Harrisonburg High School students hold walkout in response to Gov. Younkin’s policies
- Students at Harrisonburg High School held a walkout on Tuesday afternoon in response to Governor Glenn Younkin’s model policies on transgender and non-binary students in public schools.
- More than 100 people, students and the like showed up to make their voices heard. Eleanor Tjaden, supervisor of the Harrisonburg High School walkout claimed the walkout has been in the planning phase since the release of Gov. Younkin’s policy.
- Gov. Younkin’s policy would remove and replace 2021’s model policies on the treatment of trans and non-binary youth in schools, otherwise understood as taking away policy that protects trans and nonbinary students from bullying, harassment, and discrimination in learning environments.
Repercussions of the policy concern students of Harrisonburg High School, stating that this action could create a potentially dangerous environment for school youth rooted in transphobia, seeking to harm trans and nonbinary youth. Teachers and school staff may forcibly “out” students to parents against the students will or desire in certain circumstances. Creation of bathroom and sports policies that prohibit access, participation in activities consistent with their gender identity.
More than 70,000 comments were made on the public comment forum on this matter, both in opposition and favor of the governor’s policies.
It is felt that the message seems to be projecting across well, and apart from the walkout held, no other walkout has been planned for the future at the moment.
Rejecting Acts of Feminism and Performative
A New York Times article written by Michelle Goldberg, American journalist and author, bemoans the lack of explosive feminist mobilization after the draft opinion overturning Roe vs. Wade was leaked. There is discussion circulating that the fantasy of feminism is largely at fault of white feminists.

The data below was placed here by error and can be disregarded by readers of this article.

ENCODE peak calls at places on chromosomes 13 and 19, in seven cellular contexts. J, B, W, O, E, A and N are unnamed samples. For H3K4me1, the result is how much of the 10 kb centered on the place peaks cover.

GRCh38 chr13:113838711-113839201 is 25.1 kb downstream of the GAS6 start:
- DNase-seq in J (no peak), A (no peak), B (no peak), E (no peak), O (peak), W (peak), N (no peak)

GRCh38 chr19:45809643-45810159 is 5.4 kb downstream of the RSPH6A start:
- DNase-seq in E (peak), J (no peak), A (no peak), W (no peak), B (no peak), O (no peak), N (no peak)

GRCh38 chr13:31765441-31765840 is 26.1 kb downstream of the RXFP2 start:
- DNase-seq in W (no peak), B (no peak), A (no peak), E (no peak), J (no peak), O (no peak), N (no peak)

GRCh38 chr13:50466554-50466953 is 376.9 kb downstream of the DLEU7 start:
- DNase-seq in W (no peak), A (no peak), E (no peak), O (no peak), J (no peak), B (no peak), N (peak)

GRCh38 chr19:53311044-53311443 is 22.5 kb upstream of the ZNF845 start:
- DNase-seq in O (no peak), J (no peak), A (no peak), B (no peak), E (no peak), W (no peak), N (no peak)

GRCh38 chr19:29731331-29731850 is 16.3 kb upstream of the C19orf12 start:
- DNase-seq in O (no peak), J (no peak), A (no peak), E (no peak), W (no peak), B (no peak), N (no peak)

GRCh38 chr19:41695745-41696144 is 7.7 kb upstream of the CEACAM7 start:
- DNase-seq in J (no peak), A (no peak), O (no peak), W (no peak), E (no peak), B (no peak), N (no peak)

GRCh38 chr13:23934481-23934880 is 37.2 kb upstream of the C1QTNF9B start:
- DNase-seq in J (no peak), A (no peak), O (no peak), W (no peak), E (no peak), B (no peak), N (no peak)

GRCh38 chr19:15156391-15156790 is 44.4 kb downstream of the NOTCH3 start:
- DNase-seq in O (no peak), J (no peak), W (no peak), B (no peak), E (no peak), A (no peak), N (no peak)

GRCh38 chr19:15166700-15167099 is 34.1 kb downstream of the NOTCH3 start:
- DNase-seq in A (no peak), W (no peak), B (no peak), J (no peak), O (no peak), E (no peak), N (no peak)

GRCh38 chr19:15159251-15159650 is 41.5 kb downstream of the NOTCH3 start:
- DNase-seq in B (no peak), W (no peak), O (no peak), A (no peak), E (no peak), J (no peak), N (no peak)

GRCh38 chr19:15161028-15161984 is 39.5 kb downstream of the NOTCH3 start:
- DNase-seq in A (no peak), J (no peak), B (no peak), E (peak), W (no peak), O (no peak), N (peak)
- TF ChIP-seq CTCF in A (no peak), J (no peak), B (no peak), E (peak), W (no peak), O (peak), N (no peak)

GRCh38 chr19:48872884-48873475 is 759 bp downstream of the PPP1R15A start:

In the wake of news that Roe had been overturned, many are enraged because nothing had previously infringed upon their freedoms. However, women of color have long faced a different reality, where overturning Roe is only another blow. It is at this time that many activist have critique this notion of feminism dying.
The evolving of feminism in which performative white feminism is rejected become has been acknowledged.
Intersectional feminism does not mean including poor women, women of color, and queer people in organizations working towards a white feminist agenda. It means fundamentally changing the agenda to put their issues and leadership at the forefront. It requires White women to financially support, volunteer for, and/or work at the issues that they have considered secondary to their feminist agenda. True coalition politics requires structuring advocacy in ways to ensure the most vulnerable members win.
Fighting Sexual Harassment in France
Released by France24 discussing the fight women in France have been facing with sexual harassment and the definition of it. The article highlighting on the past of France and the presence of sexual harassment in present in public places, at work, and now online. France having to redefine the term sexual harassment almost every decade in result to many women finding themselves in a legal vacuum when trying to speak up about a sexual harassment. The definition now including others behaviors and comments considered to be sexual harassment.
Online Harassment is the most recent concern for the women in France. Many of them report the unwanted harassment on certain online platforms, receiving unwanted images, comments, and requests from strangers. With France calculating around 3,700 reports of harassment in 2020-2021. With sexual harassment not yet defined or recognized by many of these online platforms; France protestors demand a change.
The definition of Sexual Harassment is continuously changing. France has redefined the term numerous times since 1992 when the definition became defined as something criminal. The term will continue to change, and continue to best support and defend the people who have been harassed.